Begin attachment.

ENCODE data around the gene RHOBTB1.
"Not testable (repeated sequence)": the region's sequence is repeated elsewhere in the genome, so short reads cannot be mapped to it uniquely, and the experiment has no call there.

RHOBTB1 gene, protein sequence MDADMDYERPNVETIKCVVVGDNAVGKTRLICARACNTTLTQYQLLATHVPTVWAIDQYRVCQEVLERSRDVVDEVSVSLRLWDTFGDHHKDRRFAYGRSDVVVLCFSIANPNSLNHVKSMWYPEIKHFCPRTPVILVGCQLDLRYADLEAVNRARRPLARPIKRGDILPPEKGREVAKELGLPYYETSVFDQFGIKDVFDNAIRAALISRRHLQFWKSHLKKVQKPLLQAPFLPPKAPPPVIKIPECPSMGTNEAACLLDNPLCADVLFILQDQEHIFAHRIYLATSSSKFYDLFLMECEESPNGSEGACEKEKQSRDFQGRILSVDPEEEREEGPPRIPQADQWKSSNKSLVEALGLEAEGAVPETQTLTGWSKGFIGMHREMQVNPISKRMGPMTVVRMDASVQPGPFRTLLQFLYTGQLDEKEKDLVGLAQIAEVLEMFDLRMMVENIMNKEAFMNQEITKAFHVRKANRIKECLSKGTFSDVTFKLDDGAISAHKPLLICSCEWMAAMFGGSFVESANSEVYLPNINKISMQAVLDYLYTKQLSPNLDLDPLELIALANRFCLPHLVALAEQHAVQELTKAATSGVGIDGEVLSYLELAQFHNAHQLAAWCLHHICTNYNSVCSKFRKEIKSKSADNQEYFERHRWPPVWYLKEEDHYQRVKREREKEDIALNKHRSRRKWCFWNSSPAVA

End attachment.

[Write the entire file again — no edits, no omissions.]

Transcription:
ENCODE data around the gene RHOBTB1.
"Not testable (repeated sequence)": the region's sequence is repeated elsewhere in the genome, so short reads cannot be mapped to it uniquely, and the experiment has no call there.

RHOBTB1 gene, protein sequence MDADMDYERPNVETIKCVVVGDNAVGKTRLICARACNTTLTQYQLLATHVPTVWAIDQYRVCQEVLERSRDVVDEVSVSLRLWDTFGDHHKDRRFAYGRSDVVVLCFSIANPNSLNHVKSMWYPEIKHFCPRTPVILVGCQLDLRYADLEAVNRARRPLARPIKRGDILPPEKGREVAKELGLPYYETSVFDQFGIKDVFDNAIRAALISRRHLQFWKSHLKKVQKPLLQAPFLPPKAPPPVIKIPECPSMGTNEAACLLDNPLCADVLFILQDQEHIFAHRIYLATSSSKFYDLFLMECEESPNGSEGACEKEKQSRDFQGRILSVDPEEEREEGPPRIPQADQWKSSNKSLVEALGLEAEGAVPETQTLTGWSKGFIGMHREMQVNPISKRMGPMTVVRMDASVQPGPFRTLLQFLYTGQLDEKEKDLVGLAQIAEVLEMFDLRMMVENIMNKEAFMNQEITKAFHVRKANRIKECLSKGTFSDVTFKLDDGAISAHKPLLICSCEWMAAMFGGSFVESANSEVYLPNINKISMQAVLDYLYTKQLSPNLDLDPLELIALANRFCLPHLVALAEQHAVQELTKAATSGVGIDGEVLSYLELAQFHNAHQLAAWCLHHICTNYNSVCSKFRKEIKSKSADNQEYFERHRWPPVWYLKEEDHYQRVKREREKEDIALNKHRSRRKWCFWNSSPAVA